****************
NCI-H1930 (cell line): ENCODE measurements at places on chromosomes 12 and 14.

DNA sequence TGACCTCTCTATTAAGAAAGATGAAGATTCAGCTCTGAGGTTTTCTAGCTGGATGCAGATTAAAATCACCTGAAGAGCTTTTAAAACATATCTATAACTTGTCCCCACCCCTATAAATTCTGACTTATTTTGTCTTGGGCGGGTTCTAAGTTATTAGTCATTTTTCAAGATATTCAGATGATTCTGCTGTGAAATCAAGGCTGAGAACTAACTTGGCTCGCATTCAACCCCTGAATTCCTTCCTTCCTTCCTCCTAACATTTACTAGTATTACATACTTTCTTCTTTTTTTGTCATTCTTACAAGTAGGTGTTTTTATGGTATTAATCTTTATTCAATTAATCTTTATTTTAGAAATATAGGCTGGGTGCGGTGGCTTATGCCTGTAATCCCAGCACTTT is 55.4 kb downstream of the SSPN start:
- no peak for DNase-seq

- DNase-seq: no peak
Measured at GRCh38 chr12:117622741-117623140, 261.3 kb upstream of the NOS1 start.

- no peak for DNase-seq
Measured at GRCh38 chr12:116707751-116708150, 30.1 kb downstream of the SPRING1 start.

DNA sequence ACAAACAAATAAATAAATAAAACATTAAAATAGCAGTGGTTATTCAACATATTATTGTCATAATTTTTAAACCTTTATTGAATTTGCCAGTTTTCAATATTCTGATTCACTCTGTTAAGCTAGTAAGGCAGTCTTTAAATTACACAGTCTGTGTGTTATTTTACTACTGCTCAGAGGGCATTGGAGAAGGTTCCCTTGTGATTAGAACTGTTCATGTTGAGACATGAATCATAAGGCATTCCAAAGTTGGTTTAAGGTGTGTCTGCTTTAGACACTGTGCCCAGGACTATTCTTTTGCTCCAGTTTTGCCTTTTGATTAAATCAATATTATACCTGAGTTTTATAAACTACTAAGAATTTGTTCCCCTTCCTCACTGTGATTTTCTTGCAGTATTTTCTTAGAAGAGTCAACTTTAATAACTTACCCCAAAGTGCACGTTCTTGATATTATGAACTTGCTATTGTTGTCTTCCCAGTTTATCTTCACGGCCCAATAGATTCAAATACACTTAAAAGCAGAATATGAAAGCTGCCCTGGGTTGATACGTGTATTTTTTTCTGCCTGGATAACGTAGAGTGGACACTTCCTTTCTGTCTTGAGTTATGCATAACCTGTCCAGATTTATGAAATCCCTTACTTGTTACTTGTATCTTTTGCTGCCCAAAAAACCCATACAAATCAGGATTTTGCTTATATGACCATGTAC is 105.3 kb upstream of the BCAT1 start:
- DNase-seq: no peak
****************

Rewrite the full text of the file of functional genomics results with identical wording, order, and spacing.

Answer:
NCI-H1930 (cell line): ENCODE measurements at places on chromosomes 12 and 14.

DNA sequence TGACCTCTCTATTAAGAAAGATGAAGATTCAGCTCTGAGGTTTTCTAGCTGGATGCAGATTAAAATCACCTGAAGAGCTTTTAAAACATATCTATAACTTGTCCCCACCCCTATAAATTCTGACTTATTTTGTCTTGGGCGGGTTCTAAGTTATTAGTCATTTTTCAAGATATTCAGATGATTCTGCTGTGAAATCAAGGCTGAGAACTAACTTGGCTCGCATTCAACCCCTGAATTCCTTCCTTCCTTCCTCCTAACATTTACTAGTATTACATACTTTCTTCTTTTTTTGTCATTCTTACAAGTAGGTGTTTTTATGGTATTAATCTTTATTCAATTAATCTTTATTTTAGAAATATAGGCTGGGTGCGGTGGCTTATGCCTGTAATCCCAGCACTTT is 55.4 kb downstream of the SSPN start:
- no peak for DNase-seq

- DNase-seq: no peak
Measured at GRCh38 chr12:117622741-117623140, 261.3 kb upstream of the NOS1 start.

- no peak for DNase-seq
Measured at GRCh38 chr12:116707751-116708150, 30.1 kb downstream of the SPRING1 start.

DNA sequence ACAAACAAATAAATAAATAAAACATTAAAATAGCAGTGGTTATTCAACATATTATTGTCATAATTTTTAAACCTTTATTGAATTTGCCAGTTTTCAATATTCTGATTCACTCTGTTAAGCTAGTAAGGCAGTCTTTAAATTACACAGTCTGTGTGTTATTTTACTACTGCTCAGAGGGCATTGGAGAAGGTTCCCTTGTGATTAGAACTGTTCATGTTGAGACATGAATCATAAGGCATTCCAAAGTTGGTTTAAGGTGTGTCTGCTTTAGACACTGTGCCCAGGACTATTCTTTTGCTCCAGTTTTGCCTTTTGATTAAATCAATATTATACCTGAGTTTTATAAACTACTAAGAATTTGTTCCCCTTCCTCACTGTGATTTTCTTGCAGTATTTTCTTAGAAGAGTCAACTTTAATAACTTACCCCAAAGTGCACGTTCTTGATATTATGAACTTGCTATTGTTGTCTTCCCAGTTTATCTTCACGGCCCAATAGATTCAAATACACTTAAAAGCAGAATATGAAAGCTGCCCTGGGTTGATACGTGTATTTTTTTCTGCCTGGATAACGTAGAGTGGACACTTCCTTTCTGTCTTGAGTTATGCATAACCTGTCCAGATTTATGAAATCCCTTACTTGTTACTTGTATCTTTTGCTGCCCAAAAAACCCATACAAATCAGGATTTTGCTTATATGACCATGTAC is 105.3 kb upstream of the BCAT1 start:
- DNase-seq: no peak